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Samstag, 22 August 2020 10:21

PERGER, R. & WALL, A. (2014)

The description of a new species of the Neotropical land crab genus Gecarcinus Leach, 1814 (Crustacea, Decapoda, Brachyura, Gecarcinidae).

Zookeys. 2014; (435): 93–109. Published online 2014 Aug 18. doi: 10.3897/zookeys.435.7271


In this contribution a new species of the land crab genus Gecarcinus Leach, 1814, from the Neotropical Pacific coast of South America is described and illustrated. In addition to its unique body color, Gecarcinus nobilii sp. n. is distinguished from congeners by a distinctly wider carapace front and differences in the shape of the infraorbital margin. The new species is not isolated from Gecarcinus populations from the Pacific coast of Central America by an insurmountable geographic barrier. Considering the closure of the Panamanian Isthmus as a calibration point for morphological divergence between the trans-isthmian mainland populations of Gecarcinus, the virtual lack of morphological differentiation (other than color) between them and the distinctness of G. nobilii sp. n. suggests that G. nobilii sp. n. evolved from a common ancestor before the Isthmus closed.


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Dienstag, 18 August 2020 15:51

DULČIĆ, J. & TUTMAN, P. (2012)

Northernmost record of the shamefaced crab Calappa granulata (Linnaeus, 1767) (Brachyura, Calappidae) in the Mediterranean area.

Crustaceana 85 (4/5):601-606. DOI: 10.2307/23212683.


The box crabs or shamefaced crabs (family Calappidae) are a distinctive group of marine crabs found in tropical and subtropical regions of the world. The family is best known for the shallow water genus Calappa with its unusual, shovel-shaped chelae. The shamefaced crab Calappa granulata is a sublittoral species known from the Mediterranean Sea and adjacent Atlantic Ocean from Portugal to Mauritania, including the Azores, Madeira, the Canary Islands, and the Cape Verde Islands. Spanò et al. (2004) reported that shamefaced crabs are distributed in all oceans, but particularly abundant in tropical waters and inhabiting a wide variety of bottoms (sandy, shell grit, hard rocks, and coral). In the Mediterranean, C. granulata occurs between 10 and 400 m (though not very common), while some authors noted it lives on sandy mud and muddy detritus at depths between 13 and 400-700 m. Typically, it burrows in inshore soft bottoms. The species can reach 10 cm CL (carapace length) and 9.2 cm CW (carapace width). In recent years, it has been found in the Mediterranean Sea at several locations: in the Gulf of Taranto (Ionian Sea) , in the Strait of Sicily , in the coastal waters of the Sea of Marmara, and in Edremit Bay (Aegean Sea). In the Adriatic Sea, it is very rare and has only been found in areas of the Southern and Middle Adriatic. The last records of this species were from the Southern Adriatic, during trawling operations in the framework of the E.U. Project MEDITS.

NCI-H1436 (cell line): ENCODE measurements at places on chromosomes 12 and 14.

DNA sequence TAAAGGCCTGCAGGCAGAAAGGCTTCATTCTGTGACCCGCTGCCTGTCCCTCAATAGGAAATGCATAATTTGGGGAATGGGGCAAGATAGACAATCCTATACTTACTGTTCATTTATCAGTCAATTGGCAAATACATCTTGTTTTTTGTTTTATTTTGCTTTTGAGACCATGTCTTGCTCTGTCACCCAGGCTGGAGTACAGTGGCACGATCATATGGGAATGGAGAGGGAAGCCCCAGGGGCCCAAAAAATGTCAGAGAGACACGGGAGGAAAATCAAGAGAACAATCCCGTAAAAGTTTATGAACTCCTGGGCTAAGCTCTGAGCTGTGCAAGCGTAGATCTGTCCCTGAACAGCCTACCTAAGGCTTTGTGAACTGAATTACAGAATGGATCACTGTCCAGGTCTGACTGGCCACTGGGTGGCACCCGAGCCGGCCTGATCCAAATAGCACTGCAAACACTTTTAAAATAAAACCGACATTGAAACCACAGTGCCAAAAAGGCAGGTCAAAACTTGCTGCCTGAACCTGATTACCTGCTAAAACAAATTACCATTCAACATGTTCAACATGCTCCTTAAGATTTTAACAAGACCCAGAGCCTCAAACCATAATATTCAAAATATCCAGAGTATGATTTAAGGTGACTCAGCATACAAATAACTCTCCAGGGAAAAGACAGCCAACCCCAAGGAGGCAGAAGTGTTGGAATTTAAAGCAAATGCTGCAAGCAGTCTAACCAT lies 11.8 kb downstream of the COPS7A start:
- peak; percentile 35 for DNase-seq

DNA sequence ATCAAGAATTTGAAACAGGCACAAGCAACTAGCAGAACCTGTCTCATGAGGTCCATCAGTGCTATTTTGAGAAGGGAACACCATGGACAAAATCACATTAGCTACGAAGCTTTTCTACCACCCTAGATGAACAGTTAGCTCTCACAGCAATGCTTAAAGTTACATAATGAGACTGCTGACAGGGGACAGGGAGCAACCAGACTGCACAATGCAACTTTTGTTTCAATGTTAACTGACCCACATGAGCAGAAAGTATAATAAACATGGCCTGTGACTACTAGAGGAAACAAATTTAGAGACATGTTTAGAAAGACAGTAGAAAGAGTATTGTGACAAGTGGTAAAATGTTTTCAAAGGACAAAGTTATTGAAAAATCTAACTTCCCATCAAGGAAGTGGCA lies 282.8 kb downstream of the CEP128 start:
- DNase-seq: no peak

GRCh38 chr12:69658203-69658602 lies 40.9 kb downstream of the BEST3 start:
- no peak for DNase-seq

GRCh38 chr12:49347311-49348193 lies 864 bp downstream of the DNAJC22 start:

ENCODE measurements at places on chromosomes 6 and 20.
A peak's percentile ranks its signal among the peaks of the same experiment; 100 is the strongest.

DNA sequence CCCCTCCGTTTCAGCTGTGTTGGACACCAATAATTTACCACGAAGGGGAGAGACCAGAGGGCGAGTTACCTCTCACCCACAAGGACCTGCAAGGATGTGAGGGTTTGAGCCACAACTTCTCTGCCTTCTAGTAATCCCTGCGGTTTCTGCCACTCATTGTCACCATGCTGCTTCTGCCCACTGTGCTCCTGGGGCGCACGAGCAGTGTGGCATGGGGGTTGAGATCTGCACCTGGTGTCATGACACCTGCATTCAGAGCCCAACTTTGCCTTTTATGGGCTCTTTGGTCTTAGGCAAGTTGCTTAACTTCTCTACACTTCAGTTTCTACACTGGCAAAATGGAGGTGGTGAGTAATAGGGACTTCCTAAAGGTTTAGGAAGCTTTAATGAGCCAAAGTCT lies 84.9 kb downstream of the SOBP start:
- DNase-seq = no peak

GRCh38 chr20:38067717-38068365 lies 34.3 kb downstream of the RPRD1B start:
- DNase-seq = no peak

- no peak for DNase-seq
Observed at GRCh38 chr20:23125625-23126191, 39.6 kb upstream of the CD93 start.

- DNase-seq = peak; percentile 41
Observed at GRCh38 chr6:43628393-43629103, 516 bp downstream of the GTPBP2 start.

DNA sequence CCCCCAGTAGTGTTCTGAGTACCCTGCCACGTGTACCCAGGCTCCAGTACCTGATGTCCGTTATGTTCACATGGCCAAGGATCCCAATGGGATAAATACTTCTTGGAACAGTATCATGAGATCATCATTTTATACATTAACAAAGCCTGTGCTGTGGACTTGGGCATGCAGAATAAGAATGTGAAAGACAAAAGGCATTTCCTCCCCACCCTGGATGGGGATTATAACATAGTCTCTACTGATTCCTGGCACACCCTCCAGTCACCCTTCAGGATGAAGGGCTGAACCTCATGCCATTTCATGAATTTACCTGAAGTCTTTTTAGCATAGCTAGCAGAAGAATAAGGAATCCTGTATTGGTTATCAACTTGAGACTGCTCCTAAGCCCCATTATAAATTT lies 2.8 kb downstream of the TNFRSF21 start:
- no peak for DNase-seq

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Montag, 03 August 2020 10:29

CARPENTER, K.E. (ed., 2002)

The living marine resources of the Western Central Atlantic.

Volume 2: Bony fishes part 1 (Acipenseridae to Grammatidae).

FAO Species Identification Guide for Fishery Purposes and American Society of Ichthyologists and Herpetologists Special Publication No. 5.Rome, FAO. 2002. pp. 601-1374.


This 3 volume field guide covers the species of interest to fisheries of the major marine resource groups exploited in the Western Central Atlantic. The area of coverage includes FAO Fishing Area 31. The marine resource groups included are the bivalves, gastropods, cephalopods, stomatopods, shrimps, lobsters, crabs, hagfishes, sharks, batoid fishes, chimaeras, bony  fishes, sea  turtles,  nd marine mammals. The introductory chapter outlines the environmental, ecological, and  biogeographical factors influencing the marine biota, and the basic components of the fisheries in the Western Central Atlantic. Within the field guide, the sections on the resource groups are arranged phylogenetically according to higher taxonomic levels such as class, order, and family. Each resource group is introduced by general remarks on the group, an illustrated section on technical terms and measurements, and a key or guide to orders or families. Each family generally has an account  summarizing family diagnostic characters, biological and fisheries information, notes on similar families occurring in the area, a key to species, a checklist of species and a short list of relevant literature. Families that are less important to fisheries include an abbreviated family account and no detailed species information. Species in the important families are treated in detail (arranged alphabetically by genus and species) and include the species name, frequent synonyms and names of similar species, an illustration, FAO common name(s), diagnostic characters, biology and fisheries information, notes on geographical distribution, and a distribution map. For less important spe-cies, abbreviated accounts are used. Generally, this includes the species name, FAOc ommon name(s), an illustration, a distribution map, and notes on biology, fisheries, anddistribution. The final volume concludes with an index of scientific and common names.